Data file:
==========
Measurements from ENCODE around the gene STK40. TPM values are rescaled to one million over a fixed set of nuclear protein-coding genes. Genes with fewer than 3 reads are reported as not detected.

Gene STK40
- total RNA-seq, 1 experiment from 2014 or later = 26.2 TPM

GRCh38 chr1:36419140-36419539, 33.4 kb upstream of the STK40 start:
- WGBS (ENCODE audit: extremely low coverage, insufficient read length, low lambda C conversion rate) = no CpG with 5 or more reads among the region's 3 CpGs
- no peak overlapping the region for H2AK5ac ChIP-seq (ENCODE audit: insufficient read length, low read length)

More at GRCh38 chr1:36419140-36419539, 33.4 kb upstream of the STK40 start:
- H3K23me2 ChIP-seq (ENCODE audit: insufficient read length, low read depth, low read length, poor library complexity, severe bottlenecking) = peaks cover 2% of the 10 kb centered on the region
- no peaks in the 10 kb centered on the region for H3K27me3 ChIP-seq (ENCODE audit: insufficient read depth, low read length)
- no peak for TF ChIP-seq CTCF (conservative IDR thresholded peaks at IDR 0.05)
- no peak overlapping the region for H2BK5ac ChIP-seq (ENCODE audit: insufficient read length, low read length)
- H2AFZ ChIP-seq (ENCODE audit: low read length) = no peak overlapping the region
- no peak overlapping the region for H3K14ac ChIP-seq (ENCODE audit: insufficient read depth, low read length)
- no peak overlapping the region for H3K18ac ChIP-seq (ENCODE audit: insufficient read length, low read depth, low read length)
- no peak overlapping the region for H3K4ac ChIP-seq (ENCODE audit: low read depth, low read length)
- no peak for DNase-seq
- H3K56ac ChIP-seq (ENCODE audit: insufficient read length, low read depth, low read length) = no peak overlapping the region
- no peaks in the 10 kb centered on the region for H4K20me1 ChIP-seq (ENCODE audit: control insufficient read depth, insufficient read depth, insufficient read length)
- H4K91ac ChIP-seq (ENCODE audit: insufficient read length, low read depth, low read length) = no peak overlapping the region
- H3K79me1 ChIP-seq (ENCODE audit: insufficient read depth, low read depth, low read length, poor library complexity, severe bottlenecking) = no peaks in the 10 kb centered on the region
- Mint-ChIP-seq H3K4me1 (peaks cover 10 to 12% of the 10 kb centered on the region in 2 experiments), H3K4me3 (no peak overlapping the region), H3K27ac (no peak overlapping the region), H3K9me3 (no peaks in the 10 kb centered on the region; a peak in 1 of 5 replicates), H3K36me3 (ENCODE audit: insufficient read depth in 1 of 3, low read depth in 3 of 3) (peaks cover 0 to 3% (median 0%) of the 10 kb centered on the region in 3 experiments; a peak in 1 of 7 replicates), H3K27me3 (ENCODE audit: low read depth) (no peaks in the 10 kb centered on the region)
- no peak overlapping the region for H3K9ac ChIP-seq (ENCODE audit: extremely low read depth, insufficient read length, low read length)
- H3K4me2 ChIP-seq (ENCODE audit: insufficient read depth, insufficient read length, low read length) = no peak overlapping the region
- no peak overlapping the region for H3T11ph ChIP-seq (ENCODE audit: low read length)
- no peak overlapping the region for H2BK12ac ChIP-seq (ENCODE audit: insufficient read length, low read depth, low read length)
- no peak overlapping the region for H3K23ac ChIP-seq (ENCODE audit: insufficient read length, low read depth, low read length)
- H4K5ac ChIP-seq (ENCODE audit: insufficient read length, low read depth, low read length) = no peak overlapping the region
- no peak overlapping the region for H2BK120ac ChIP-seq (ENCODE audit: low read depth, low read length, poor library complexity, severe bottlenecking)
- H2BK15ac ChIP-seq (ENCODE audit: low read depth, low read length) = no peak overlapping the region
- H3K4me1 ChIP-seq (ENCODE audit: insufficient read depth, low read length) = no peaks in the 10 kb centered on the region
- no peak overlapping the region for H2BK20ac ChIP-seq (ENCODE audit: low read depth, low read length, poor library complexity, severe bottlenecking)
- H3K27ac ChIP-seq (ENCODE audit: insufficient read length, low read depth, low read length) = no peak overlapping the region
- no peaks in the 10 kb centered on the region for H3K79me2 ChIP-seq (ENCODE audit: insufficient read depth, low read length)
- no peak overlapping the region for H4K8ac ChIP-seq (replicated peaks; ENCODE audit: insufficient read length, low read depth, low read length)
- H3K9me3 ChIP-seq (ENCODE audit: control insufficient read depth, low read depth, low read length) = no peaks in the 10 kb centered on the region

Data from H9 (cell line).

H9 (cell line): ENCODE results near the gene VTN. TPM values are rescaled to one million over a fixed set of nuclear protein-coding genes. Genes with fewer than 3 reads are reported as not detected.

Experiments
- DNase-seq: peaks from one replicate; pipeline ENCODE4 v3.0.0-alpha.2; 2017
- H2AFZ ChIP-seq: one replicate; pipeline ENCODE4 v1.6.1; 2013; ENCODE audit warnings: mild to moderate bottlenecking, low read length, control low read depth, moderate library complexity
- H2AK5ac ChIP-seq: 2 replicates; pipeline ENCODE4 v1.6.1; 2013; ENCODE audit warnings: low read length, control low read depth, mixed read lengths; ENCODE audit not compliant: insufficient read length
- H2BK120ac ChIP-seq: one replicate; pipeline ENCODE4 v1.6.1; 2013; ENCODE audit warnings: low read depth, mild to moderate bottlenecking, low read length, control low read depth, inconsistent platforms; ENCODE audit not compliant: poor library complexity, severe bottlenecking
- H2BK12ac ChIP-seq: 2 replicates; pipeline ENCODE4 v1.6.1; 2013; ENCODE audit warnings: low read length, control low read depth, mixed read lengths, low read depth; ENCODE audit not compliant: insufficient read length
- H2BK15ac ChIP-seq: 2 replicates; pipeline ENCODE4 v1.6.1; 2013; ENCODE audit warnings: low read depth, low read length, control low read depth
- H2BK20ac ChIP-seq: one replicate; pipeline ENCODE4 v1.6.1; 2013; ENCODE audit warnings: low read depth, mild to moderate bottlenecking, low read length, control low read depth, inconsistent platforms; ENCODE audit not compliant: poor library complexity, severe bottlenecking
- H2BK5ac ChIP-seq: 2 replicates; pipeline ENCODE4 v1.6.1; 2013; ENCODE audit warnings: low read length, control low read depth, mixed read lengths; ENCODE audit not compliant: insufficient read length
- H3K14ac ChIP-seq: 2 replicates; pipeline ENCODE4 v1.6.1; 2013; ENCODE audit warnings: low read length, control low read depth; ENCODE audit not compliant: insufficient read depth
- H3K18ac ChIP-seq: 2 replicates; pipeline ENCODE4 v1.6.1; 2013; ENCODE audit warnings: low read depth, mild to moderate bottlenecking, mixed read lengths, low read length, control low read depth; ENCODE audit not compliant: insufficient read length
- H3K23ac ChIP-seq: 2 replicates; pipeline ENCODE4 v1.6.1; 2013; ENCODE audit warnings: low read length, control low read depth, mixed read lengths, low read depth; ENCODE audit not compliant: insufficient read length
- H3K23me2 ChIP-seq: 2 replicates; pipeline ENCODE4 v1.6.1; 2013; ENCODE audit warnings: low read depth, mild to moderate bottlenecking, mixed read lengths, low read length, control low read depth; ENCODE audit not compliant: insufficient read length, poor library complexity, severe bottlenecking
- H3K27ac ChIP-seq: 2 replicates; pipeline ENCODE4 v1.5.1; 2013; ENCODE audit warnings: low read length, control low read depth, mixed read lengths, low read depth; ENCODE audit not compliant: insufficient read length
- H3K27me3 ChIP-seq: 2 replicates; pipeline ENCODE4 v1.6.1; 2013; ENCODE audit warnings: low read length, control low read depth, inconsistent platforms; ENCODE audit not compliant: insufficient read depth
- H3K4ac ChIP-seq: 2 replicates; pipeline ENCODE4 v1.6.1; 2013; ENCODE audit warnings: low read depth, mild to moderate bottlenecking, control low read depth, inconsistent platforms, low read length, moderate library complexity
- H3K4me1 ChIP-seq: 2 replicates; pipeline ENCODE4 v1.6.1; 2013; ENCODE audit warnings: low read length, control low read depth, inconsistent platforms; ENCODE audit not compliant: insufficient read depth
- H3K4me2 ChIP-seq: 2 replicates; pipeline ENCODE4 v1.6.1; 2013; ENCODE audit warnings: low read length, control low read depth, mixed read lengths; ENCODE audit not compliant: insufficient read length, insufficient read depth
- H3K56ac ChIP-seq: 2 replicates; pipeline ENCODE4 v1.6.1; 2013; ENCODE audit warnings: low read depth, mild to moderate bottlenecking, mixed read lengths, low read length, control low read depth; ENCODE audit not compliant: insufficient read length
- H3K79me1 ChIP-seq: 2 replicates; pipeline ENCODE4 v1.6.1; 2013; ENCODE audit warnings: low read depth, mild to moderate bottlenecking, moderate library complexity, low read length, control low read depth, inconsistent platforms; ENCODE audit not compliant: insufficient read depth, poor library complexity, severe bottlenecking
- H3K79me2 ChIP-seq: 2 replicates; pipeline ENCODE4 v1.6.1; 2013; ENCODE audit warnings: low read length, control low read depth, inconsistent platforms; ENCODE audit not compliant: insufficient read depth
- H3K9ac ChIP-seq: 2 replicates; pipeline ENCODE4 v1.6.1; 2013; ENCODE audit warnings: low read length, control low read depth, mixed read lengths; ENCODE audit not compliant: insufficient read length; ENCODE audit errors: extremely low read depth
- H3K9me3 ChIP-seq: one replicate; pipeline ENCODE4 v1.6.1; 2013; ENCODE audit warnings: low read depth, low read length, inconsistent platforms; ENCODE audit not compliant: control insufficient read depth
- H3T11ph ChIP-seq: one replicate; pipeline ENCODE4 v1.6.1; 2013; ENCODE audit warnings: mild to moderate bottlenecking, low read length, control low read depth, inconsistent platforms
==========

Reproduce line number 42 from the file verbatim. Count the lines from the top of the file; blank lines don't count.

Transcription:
- H2BK120ac ChIP-seq: one replicate; pipeline ENCODE4 v1.6.1; 2013; ENCODE audit warnings: low read depth, mild to moderate bottlenecking, low read length, control low read depth, inconsistent platforms; ENCODE audit not compliant: poor library complexity, severe bottlenecking